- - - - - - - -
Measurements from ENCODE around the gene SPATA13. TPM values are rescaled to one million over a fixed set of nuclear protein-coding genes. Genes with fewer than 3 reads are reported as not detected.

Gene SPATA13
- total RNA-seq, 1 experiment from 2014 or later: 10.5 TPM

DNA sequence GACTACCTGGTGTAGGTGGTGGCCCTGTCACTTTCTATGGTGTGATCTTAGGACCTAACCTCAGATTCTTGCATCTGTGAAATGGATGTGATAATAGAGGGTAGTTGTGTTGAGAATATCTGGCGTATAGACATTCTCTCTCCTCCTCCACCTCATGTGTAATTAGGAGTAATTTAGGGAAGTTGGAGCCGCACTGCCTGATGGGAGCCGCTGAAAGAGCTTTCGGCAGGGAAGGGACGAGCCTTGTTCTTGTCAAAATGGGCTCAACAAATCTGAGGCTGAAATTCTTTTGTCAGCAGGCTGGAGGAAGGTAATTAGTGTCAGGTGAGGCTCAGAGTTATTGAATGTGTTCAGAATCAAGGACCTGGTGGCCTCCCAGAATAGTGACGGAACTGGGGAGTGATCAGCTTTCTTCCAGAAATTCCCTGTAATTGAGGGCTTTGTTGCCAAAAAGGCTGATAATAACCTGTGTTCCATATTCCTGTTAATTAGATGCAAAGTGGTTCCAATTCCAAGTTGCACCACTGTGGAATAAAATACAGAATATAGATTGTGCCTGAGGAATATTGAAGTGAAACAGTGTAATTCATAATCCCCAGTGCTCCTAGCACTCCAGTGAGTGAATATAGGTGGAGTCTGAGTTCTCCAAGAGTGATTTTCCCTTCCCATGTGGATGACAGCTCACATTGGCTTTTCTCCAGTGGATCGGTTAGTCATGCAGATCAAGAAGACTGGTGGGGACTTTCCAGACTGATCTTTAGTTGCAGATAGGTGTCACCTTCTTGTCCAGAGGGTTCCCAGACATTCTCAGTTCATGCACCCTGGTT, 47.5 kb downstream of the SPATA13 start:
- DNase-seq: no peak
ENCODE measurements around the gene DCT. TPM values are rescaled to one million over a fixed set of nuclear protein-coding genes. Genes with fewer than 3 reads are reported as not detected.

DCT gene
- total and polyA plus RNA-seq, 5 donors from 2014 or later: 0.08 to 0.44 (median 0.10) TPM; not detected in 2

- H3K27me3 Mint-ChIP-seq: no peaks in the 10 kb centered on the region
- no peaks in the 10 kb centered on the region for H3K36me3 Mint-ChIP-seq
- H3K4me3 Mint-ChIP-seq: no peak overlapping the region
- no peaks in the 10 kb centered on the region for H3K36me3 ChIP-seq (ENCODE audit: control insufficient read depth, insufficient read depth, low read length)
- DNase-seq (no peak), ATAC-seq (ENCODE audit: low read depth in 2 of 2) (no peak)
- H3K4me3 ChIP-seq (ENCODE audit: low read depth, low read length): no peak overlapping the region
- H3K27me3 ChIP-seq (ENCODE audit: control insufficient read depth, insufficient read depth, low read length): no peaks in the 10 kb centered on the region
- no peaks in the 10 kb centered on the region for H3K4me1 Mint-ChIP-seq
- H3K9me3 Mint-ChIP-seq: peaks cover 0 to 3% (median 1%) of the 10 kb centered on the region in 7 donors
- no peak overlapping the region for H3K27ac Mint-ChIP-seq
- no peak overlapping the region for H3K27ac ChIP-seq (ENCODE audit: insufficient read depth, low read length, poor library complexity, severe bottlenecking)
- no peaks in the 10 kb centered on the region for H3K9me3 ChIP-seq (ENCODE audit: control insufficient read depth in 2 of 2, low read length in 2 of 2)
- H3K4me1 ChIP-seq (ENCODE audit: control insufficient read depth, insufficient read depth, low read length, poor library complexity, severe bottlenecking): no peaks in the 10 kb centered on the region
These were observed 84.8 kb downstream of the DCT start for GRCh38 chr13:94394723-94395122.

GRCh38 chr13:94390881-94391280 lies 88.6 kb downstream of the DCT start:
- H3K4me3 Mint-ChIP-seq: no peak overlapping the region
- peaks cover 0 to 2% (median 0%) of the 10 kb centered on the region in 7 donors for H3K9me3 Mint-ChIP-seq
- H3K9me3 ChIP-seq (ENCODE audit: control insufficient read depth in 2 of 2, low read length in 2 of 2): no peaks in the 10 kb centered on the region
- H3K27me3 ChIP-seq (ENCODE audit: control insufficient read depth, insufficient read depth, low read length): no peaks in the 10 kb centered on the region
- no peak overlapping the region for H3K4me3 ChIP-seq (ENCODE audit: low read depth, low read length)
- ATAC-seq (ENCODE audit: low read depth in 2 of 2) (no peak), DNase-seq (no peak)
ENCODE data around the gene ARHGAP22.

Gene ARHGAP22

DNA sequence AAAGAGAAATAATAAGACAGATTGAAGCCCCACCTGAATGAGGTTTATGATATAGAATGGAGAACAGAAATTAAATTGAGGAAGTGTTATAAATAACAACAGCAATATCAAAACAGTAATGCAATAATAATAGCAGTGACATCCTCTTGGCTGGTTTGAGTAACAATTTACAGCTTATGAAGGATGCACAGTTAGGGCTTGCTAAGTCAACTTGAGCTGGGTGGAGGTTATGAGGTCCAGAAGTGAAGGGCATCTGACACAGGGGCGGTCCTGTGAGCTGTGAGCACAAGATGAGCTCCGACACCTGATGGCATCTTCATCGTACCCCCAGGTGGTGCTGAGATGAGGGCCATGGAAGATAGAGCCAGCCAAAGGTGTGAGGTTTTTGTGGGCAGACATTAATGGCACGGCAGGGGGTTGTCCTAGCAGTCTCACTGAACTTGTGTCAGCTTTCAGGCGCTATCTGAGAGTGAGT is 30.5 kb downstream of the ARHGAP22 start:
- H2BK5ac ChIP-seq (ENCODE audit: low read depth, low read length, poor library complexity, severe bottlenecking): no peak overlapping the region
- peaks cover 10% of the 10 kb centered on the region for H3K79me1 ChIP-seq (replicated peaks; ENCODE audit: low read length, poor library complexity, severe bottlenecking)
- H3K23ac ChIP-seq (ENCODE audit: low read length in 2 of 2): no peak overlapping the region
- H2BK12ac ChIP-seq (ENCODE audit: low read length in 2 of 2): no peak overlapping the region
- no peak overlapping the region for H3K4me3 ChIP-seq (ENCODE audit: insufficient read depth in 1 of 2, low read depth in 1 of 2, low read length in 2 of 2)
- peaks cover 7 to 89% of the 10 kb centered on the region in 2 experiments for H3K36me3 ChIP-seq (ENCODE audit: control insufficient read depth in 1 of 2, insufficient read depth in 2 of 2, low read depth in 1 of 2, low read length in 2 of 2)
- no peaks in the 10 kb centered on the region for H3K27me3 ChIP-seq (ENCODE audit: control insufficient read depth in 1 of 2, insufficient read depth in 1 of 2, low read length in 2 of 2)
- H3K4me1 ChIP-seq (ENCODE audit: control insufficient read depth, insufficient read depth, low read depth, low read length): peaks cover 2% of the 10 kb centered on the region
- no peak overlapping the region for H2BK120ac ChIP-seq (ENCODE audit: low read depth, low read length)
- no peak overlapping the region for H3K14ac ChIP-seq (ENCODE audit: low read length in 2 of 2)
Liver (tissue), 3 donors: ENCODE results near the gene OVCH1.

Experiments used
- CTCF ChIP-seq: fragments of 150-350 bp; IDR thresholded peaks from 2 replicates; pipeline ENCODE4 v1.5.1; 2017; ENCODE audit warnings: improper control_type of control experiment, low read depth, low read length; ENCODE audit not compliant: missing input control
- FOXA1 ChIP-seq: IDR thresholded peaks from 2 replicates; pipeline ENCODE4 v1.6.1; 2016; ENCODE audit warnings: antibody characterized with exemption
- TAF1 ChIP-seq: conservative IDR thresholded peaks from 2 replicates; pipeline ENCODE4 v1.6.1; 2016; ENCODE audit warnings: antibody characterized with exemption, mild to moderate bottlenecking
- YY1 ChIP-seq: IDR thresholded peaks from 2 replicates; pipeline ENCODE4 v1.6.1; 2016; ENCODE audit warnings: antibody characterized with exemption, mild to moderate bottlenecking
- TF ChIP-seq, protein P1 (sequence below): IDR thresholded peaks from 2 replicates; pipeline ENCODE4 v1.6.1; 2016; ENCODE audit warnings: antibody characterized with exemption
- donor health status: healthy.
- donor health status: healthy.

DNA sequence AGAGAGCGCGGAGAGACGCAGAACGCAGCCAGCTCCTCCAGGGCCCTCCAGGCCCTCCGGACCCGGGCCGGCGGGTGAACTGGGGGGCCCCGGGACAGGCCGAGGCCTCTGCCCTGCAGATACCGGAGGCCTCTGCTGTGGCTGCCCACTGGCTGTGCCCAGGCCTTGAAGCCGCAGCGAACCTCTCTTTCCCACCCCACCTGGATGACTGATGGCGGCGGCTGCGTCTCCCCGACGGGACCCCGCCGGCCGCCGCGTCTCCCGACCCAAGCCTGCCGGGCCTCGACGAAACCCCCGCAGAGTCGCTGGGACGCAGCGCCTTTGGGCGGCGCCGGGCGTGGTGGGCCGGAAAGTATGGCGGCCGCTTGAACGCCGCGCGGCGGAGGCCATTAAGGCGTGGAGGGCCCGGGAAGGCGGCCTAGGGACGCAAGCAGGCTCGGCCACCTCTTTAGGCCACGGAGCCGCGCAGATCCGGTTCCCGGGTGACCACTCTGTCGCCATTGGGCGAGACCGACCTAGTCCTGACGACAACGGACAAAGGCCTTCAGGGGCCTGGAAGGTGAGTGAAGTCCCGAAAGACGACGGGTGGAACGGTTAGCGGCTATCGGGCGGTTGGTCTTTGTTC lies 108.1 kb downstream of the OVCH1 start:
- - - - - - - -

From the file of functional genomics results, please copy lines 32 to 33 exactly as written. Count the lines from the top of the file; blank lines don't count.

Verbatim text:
DNA sequence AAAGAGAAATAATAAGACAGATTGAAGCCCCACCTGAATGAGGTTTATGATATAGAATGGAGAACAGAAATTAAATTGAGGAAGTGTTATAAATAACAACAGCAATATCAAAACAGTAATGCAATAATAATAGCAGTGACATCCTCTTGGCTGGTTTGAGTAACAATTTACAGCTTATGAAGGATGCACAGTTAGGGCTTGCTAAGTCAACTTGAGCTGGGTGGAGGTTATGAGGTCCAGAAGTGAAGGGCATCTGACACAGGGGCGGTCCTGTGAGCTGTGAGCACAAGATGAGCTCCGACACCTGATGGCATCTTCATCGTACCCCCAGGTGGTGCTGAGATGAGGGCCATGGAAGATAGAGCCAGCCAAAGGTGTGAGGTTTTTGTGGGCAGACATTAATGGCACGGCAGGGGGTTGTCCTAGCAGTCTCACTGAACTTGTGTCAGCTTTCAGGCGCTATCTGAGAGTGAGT is 30.5 kb downstream of the ARHGAP22 start:
- H2BK5ac ChIP-seq (ENCODE audit: low read depth, low read length, poor library complexity, severe bottlenecking): no peak overlapping the region